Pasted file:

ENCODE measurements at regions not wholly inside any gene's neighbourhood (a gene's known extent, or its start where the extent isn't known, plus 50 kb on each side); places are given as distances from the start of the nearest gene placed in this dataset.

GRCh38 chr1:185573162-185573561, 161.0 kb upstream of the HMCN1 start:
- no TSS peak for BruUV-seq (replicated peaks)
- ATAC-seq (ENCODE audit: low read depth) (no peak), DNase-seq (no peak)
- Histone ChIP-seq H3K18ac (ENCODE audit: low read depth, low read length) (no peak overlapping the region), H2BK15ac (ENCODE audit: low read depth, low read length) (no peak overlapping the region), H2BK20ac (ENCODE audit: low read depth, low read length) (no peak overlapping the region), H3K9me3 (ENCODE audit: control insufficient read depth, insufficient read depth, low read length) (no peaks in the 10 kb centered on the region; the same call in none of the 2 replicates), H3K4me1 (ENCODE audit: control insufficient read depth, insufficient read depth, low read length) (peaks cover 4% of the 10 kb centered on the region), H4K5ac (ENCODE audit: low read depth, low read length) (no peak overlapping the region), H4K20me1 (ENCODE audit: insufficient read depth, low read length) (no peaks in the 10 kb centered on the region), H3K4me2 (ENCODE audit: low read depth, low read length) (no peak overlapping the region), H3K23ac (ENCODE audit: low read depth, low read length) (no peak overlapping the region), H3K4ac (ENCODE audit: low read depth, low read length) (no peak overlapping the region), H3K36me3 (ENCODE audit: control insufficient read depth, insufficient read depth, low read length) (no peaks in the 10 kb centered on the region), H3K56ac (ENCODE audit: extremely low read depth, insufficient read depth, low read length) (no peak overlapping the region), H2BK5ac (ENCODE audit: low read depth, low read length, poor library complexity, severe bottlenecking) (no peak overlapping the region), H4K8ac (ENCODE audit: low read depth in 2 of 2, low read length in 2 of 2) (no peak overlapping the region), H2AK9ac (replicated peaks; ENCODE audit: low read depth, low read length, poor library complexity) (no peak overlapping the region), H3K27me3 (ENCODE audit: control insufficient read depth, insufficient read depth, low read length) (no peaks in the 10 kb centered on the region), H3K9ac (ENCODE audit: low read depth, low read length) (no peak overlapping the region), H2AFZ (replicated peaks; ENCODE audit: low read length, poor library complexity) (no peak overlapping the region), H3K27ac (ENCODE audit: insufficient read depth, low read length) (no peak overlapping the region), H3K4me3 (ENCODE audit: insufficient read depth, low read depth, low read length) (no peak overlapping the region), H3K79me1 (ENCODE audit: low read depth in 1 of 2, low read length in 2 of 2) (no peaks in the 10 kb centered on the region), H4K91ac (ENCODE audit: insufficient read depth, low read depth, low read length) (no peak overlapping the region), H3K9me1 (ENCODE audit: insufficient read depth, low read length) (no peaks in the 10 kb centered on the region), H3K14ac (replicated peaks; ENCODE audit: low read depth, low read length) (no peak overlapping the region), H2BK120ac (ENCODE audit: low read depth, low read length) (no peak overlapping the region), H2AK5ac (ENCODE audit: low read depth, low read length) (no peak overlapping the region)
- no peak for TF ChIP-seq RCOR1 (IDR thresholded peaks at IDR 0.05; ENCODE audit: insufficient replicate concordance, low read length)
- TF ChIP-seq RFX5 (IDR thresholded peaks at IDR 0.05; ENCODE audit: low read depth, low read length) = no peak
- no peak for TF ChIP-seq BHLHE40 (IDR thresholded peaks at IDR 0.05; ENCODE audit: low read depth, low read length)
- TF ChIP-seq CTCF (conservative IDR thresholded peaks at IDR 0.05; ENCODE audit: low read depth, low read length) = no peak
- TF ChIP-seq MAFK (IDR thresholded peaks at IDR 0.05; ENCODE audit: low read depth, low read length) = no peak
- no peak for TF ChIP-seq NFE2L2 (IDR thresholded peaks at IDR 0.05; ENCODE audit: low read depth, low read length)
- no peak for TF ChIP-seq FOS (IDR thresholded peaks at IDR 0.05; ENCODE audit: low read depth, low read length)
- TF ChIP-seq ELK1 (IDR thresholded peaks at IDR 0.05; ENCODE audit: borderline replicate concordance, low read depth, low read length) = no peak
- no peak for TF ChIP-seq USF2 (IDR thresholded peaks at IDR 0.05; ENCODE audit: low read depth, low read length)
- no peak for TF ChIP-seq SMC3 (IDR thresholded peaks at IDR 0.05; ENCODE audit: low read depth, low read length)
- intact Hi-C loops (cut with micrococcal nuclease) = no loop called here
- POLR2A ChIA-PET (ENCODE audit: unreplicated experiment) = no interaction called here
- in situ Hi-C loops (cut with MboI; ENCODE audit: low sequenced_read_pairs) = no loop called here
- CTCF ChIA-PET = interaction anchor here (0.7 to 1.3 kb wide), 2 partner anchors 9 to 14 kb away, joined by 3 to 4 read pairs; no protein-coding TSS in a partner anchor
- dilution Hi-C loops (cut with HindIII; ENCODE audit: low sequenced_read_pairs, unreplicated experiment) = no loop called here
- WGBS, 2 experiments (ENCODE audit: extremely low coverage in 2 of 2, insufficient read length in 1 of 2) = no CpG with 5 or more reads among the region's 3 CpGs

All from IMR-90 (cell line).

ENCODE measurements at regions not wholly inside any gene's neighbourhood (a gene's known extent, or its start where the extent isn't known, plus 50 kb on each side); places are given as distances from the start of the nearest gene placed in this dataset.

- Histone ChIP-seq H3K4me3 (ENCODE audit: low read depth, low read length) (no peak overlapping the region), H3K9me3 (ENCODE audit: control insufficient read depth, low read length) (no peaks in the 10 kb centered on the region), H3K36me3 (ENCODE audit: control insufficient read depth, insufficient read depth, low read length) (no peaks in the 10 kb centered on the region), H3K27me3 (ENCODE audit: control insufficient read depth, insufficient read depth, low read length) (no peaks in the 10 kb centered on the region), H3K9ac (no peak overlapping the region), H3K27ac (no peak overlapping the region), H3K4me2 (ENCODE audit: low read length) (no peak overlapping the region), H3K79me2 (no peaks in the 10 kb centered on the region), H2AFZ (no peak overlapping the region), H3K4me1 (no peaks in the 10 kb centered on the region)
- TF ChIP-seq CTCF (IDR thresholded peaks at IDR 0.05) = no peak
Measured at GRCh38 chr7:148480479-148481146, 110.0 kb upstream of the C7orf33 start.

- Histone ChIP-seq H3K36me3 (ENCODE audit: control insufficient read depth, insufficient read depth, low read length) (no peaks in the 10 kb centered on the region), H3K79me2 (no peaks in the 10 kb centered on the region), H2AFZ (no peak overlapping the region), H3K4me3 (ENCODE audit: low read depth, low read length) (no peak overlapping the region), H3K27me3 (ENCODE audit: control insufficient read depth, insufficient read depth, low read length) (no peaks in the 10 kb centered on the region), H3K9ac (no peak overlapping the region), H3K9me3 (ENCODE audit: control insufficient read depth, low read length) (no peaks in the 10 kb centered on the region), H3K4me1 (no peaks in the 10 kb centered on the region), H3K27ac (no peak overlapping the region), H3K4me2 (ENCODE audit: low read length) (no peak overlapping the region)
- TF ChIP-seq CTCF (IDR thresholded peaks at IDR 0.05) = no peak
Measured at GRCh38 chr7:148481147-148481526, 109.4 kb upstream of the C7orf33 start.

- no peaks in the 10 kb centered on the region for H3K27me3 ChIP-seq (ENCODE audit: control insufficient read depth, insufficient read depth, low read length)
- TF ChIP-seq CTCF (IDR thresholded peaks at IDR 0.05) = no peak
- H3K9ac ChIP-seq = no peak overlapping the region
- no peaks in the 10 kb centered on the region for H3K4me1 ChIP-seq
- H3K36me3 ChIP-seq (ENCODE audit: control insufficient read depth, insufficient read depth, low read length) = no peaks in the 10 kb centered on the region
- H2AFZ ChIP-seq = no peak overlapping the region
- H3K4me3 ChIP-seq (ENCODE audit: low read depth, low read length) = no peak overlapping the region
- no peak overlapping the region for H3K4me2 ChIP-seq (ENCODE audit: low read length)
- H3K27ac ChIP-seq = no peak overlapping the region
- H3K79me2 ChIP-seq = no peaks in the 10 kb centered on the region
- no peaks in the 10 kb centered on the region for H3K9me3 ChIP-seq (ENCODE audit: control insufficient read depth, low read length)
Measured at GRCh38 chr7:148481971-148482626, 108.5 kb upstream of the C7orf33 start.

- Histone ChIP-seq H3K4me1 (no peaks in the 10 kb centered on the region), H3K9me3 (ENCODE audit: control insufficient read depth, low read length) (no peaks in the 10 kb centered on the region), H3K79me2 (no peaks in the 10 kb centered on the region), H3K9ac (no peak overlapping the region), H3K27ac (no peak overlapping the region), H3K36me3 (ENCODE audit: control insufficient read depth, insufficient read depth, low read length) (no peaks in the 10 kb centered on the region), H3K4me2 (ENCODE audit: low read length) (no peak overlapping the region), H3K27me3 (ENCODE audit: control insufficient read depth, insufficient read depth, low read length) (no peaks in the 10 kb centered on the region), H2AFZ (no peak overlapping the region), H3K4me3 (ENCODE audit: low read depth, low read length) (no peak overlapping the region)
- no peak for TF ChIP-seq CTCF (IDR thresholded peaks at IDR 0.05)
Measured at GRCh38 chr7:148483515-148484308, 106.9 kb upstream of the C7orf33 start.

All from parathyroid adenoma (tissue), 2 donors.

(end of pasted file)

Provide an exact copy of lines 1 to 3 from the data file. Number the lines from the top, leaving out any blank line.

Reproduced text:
ENCODE measurements at regions not wholly inside any gene's neighbourhood (a gene's known extent, or its start where the extent isn't known, plus 50 kb on each side); places are given as distances from the start of the nearest gene placed in this dataset.

GRCh38 chr1:185573162-185573561, 161.0 kb upstream of the HMCN1 start:
- no TSS peak for BruUV-seq (replicated peaks)